Dr. Antonacci's research focuses on DNA and the treatment of cancer.
My research focuses on the discovery and translation of therapeutic modalities in the treatment of cancer. In general, the experiments utilized fall into three general categories as described below:
A large amount of the human genome is involved in the more typical B-DNA structures (Watson-Crick base pairing double helix). However, there is evidence that small segment have non-canonical structures. These structures result from sequence or environmental perturbations and they may be involved in the synthesis of harmful oncogene products. Thus, targeting non-canonical structures may offer a therapeutic benefit. This can increase the specificity of drugs and reduce cytotoxic effects.
Since there may be a therapeutic benefit in utilizing non-canonical structure binders to treat cancer cells. It would be useful to establish a high throughput screening method to assess binding potential. This binding potential may be further validated with cancer cell based luciferase and survival assays to confirm sequence specific down-regulation. These studies are being performed in collaboration with colleagues at The Cancer Institute of NJ (Dr Zhiyuan Shen). In addition, development of a compound to mimic p53 function is currently under development.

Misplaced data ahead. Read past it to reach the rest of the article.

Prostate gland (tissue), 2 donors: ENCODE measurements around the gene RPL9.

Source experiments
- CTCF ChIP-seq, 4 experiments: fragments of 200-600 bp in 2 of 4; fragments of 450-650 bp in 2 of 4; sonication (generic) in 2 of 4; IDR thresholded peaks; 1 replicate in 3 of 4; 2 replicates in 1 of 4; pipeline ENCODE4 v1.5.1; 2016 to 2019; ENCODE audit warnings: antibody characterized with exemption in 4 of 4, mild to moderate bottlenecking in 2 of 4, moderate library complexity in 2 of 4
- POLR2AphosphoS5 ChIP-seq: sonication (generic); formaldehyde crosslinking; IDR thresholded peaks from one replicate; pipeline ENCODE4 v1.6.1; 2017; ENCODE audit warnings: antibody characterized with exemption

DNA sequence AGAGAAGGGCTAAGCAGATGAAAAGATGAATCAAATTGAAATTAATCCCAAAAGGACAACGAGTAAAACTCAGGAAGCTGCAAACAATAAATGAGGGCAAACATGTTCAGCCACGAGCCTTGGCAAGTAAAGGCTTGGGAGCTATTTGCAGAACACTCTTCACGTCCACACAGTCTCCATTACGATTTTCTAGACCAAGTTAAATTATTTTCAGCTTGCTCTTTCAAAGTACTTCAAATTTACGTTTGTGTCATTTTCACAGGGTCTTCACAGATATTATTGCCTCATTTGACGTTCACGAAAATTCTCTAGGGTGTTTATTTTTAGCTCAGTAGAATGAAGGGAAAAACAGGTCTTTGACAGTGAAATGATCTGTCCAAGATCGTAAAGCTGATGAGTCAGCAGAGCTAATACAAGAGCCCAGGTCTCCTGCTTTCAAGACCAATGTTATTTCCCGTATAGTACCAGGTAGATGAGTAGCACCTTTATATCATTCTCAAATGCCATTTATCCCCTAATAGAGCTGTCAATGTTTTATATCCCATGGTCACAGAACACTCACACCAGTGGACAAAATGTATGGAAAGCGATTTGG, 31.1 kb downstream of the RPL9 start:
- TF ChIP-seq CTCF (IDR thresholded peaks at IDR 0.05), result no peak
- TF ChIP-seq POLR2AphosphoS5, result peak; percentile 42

Currently, I am working in collaboration with another chemistry faculty member, James Hanson, Ph.D. Seton Hall University, to develop polymeric transfection tools to allow entry of DNA into cells. We are interested in developing polymers for specific delivery of cancer drugs. A common problem for cancer drugs is their toxicity. We can overcome toxicity by delivering drug to the cells that should receive treatment. By utilizing targeting molecules on the outer surfaces of polymeric based polymers, we can deliver nanoparticles to cancer sites. Once at the site, the tumor microenvironment has distinct features when compared to normal cell environments. Therefore, we can utilize polymers that will capitalize on these differences to effectively deliver a drug.